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Samsung, Hyundai Motor join forces for future cars

Posted June. 09, 2023 08:26,   

Updated June. 09, 2023 08:26


Samsung Electronics and Hyundai Motor have partnered for automotive semiconductors. Samsung Electronics announced that it will supply Hyundai Motor with its Exynos Auto V920 semiconductors for in-vehicle infotainment (IVI) starting in 2025. This marks the first cooperation in the field of system chips, which serve as the "brains" of vehicles. This partnership carries significance as two companies, each with their own success stories in the semiconductor and automobile markets, have come together in a significant collaboration to position themselves in the future car market.

This collaboration allows both companies to gain a key competitive advantage in the future automobile market. The automotive semiconductor market, which forms the core of autonomous vehicles, is a promising industry projected to reach $143 billion by 2029. Samsung Electronics, a second mover in this field, will be able to increase its business competitiveness by securing a large customer, Hyundai Motor. Hyundai will also be able to secure a stable supply chain through Samsung, which can design and produce chips.

Historically, prominent domestic companies fiercely competed with each other during their business expansion. However, after the generational change in the leadership of major companies, they have been actively forming strategic partnerships to secure future growth engines. Hyundai Motor has decided to establish a battery joint venture in the U.S. with SK On and LG Energy Solution to meet North America's growing demand for electric vehicles. Samsung Electronics has partnered with LG Display for its business in organic light-emitting diode (OLED) TVs following its recent announcement of reentering the market after a decade. Additionally, it has collaborated with NAVER for the development of AI chips.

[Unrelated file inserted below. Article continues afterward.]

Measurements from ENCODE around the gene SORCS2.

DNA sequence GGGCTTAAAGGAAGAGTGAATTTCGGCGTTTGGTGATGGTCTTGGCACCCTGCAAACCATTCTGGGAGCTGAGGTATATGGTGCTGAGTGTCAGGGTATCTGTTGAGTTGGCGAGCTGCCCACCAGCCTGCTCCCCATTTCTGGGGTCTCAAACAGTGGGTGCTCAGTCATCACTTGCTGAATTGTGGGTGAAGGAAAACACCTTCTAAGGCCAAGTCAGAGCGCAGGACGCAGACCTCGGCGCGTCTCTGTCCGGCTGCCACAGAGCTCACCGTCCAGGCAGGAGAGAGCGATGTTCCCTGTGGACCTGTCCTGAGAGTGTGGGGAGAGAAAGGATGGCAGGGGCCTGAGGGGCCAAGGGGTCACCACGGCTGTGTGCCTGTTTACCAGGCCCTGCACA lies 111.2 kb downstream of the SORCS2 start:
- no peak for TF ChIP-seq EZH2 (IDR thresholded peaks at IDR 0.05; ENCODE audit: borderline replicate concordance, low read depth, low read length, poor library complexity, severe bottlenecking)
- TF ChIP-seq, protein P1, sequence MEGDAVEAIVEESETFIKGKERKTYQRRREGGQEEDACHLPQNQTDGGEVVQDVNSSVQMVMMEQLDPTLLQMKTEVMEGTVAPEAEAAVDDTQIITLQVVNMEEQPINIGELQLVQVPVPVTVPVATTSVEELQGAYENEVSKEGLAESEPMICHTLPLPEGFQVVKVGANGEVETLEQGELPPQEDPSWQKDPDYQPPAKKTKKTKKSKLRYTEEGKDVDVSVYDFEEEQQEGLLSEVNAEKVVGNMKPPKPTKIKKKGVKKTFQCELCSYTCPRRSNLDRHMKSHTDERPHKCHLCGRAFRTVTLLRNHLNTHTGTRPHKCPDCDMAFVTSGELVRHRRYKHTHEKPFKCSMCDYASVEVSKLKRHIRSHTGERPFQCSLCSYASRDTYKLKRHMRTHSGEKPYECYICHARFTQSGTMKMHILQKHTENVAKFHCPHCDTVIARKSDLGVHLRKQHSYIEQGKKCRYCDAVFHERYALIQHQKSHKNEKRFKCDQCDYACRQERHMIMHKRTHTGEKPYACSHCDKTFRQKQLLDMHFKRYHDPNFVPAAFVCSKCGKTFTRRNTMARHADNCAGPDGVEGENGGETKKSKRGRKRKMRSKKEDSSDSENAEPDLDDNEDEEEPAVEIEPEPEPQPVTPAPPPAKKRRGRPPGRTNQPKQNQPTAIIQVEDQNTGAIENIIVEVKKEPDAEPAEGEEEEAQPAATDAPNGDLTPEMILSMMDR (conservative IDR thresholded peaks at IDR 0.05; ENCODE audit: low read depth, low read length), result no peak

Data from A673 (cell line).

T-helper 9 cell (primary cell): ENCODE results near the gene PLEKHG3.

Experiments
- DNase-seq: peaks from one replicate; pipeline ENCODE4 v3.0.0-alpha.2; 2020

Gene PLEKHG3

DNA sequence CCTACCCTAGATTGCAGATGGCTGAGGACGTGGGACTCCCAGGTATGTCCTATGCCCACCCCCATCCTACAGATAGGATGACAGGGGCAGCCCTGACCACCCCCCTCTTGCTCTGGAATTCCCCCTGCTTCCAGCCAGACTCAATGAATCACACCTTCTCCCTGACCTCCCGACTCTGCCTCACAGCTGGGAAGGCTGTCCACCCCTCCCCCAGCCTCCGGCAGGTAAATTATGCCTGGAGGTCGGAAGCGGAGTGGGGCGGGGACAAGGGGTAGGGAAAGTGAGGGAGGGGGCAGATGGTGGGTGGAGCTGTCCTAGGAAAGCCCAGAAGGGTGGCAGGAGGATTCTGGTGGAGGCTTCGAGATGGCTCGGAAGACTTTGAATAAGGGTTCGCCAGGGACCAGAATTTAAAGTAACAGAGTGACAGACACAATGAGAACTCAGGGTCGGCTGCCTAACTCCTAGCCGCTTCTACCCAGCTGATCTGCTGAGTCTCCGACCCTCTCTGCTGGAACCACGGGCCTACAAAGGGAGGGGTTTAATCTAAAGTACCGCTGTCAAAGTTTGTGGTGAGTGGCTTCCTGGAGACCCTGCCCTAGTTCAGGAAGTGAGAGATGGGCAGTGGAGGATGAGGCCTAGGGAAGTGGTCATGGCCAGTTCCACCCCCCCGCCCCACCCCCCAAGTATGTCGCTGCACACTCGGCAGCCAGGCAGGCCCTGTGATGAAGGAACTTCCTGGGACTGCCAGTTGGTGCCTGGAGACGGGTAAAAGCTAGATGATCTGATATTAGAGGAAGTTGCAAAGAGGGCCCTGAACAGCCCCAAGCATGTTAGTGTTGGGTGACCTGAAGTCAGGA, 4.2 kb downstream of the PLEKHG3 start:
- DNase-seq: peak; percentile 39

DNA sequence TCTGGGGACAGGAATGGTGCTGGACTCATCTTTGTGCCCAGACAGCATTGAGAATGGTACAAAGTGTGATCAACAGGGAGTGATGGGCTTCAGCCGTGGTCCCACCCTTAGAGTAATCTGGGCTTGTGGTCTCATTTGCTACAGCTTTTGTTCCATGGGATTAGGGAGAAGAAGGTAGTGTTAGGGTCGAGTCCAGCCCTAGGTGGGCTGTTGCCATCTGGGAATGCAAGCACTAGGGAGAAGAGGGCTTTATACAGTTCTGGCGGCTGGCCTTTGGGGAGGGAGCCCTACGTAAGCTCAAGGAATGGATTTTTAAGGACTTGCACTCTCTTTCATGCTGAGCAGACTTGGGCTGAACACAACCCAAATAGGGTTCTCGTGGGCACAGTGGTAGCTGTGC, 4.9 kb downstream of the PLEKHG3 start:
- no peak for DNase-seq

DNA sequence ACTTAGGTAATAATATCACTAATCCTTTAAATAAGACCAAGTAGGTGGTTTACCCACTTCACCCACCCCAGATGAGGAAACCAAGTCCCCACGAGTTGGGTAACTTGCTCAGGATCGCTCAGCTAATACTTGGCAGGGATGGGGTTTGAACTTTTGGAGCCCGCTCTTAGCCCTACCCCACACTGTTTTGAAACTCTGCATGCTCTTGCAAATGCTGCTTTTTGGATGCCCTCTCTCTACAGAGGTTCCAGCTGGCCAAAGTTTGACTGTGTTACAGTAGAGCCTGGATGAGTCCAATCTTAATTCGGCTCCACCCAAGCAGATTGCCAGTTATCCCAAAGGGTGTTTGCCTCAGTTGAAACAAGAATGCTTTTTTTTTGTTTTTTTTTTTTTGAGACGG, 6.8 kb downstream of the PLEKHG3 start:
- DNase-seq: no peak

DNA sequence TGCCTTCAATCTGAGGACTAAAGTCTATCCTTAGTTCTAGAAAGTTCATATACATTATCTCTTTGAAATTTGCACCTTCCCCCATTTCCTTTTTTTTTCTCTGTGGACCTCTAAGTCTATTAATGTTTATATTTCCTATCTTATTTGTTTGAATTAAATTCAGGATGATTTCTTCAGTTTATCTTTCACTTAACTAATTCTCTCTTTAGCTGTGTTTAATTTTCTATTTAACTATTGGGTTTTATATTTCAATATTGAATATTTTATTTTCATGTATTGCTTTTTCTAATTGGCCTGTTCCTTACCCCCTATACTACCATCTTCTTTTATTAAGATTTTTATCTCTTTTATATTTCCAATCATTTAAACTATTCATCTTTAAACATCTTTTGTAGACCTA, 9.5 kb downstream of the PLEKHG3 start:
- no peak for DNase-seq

Amidst the U.S.-China conflict and the supply chain reorganization, countries worldwide are forging alliances between companies and nations. Japan has formed a "semiconductor dream team" with its leading companies, while Intel has forged a foundry alliance with its former rival, ARM, in the U.K. In the U.S., Ford has partnered with China's CATL and remains open to collaboration even with competitors if necessary. The global semiconductor supply chain is undergoing reshaping, with major governments competing to gain a production edge by offering subsidies.

In this situation of infinite competition, domestic companies in high-tech industries such as semiconductors, future cars, and batteries can build significant synergies if they join forces to create a 'dream team.' For such cooperation to become a successful model, companies must not be left to run alone. Legal and institutional support for research and development, increased investment, and workforce development must be accelerated for them. The success of this high-tech war, which seems to resemble an all-out national war, will be determined by the willingness and capability of the 'Korea One Team.'